# MEM BEST interpretation

Dear community,

I need to interpret which regions are higher on entropy. I have read the tutorial and searched on internet. I thought maximum entropy regions was what BEST showed. But it seems that is not the case.

Meaning higher entropy is not localized and lower entropy specific regions will appear?

Can you explain if I'm wrong in my interpretation.

Thank you for your help as usual.

Adding some of the developers of the MEM:
@cgrova, @jafnan, @edelaire

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Hello,

Thanks a lot for your question. When we mention Entropy in Maximum Entropy on the Mean (MEM); we are not referring to the entropy of the data but as the relative entropy between the prior and the posterior distribution (more specifically the Kullber-Leibler divergence). Here Maximum Entropy is a property of the solver, not the data.

To make it more clear, we can see how other solver works. When solving the inverse problem, we are trying to solve for x the equation Y = Gx + e.

To solve for x, you need to rank all the possible solutions for x. For that, one might use probabilistic modeling assigning the likelihood of observing specific data based on a set of parameters: p( Y | x)

One solution is then to take x that maximizes this likelihood: this is the maximum likelihood estimator (MLE [1])

Using the Bayesian framework, it is possible to introduce prior on the distribution of the parameter and using Bayes rules, update the prior to estimate the posterior probability distribution of the parameter. One point estimate, one can then choose the Maximum a Posteriori solution [2]

In the case of MEM, we choose to maximize the relative entropy between the prior and the posterior distribution which has some nice statistical properties From the tutorial: " The maximum entropy distribution is uniquely determined as the one which is maximally noncommittal with regard to missing informationâ€ť (E.T. Jaynes, Information and statistical mechanics, Phys. Rev. 106(4), 1957)."

(note, I had to make some simplification*, but I think it conveys the message well - feel free to ask if you need any more information)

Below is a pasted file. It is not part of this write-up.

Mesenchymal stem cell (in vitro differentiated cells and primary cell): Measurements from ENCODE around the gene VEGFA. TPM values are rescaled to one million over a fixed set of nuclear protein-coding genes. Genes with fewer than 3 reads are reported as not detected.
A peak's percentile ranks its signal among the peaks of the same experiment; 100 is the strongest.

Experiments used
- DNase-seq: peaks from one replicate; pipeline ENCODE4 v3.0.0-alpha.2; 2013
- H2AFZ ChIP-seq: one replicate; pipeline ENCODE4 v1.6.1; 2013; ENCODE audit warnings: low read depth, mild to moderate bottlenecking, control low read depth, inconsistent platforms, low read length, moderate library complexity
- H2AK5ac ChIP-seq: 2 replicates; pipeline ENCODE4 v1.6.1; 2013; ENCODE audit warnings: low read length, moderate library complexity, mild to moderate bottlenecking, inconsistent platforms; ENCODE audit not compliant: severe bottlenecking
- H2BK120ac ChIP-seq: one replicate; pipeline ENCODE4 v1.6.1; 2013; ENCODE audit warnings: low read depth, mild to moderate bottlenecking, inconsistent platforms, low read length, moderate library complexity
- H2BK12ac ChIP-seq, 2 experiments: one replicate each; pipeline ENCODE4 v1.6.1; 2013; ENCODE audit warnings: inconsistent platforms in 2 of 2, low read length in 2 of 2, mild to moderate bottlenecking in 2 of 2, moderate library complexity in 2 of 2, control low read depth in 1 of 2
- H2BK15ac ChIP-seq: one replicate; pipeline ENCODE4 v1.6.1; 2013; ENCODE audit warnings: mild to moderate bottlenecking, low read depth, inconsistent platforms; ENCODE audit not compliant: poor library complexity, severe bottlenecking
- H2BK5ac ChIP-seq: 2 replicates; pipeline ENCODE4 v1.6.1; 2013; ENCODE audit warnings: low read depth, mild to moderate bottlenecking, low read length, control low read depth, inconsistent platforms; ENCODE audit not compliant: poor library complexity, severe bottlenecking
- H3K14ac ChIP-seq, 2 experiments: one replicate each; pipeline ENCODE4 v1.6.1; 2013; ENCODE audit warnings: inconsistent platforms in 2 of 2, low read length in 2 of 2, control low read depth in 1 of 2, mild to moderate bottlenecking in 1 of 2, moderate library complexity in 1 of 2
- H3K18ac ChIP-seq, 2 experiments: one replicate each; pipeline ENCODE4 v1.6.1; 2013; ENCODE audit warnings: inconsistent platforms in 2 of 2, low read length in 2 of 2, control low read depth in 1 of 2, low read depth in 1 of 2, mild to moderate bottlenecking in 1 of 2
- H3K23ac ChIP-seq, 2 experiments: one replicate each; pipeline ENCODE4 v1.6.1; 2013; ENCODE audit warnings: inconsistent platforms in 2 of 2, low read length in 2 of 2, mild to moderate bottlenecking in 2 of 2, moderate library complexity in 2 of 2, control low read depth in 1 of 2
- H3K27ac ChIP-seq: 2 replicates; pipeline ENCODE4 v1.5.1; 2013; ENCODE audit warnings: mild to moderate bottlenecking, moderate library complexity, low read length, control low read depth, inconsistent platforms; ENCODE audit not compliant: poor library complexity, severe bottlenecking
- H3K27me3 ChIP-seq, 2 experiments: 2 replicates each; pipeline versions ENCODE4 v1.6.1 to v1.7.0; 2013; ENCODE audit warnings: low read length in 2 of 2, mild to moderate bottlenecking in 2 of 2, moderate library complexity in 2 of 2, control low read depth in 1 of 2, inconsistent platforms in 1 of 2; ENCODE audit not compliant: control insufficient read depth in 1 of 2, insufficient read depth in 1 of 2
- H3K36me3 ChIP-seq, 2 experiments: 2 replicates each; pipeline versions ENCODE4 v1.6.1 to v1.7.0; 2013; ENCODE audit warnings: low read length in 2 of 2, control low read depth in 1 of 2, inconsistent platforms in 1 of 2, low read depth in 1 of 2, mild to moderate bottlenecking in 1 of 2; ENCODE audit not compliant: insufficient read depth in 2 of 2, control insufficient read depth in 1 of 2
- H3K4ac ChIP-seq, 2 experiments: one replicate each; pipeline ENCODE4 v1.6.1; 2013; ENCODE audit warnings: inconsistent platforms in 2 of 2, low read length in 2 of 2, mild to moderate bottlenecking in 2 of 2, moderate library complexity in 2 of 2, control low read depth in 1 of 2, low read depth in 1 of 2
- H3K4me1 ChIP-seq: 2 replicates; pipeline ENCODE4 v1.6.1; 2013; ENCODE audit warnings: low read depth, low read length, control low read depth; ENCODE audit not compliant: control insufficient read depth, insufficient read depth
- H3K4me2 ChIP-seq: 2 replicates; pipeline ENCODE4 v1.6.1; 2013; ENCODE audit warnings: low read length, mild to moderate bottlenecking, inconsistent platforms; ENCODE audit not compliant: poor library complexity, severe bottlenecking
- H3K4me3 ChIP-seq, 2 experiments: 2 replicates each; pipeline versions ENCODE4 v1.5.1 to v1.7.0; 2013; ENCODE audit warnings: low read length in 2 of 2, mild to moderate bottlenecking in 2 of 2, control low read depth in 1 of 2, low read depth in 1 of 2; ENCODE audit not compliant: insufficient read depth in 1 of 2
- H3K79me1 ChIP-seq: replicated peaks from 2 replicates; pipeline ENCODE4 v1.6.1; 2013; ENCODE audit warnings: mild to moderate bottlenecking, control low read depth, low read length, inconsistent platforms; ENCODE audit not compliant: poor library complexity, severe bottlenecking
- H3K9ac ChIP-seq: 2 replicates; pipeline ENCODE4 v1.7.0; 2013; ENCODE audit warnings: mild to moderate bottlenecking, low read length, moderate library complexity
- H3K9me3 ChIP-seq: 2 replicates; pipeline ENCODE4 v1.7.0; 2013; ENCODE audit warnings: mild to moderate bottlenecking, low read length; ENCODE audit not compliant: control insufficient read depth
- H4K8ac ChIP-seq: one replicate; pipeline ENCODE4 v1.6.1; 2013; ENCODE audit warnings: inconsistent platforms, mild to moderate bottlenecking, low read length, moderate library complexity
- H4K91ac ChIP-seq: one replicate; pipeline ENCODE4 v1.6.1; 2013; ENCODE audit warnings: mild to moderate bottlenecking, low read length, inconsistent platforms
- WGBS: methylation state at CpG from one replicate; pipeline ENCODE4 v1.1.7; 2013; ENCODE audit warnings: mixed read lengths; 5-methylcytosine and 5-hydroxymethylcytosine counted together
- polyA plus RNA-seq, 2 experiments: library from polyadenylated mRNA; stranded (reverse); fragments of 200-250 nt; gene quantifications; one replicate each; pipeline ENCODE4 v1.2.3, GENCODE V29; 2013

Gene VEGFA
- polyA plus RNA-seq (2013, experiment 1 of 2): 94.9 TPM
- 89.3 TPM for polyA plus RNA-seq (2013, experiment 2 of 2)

• if a statistician see this message, sorry
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Correct me if I'm wrong!

I think I understand you don't work with entropy of the data rather with relative entropy between the prior and the posterior distributions i.e. Kullback-Leibler divergence.

That means less divergence from the distributions is higher entropy and more divergence lower entropy.

If that is correct. How can I check in source estimates that there is more or less divergence? Is there any heatmap from the KL divergence for the computed results?

Hello,

the following Matlab code should allow you to plot the entropy drop as a function of time:

``````
sFiles = {...
'PA65/.../results_MEM_MEG_240531_1021.mat'};

sResult = in_bst_results(sFiles{1});

entropy_drop = sResult.MEMoptions.automatic.entropy_drops;
time = sResult.Time;

figure;
plot(time, entropy_drop)

``````

(illustration of the entropy drop during the localization of a spike)

I will need to ask during our lab MEM meeting on Tuesday. My understanding so far is that the entropy drop at a time point is a reflection of the amount of information that was present at that time point so more information means less entropy (ie larger entropy drop).

But I will confirm on Tuesday

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Thank you for sharing the code.I look forward to all the information that comes after the meeting.

I have succesfully computed the drop entropy. What would be more interesting than computing for each MEM file is to be able to do so with the average of one group or the difference to another group.

I tried with this code but it seem is sensitive to the name of the file.

Is it possible another way? May the trick is to rename the file. I just don't want to try if it is not allowed for some other reason.

Thanks for all the help in advance.

Any news? @edelaire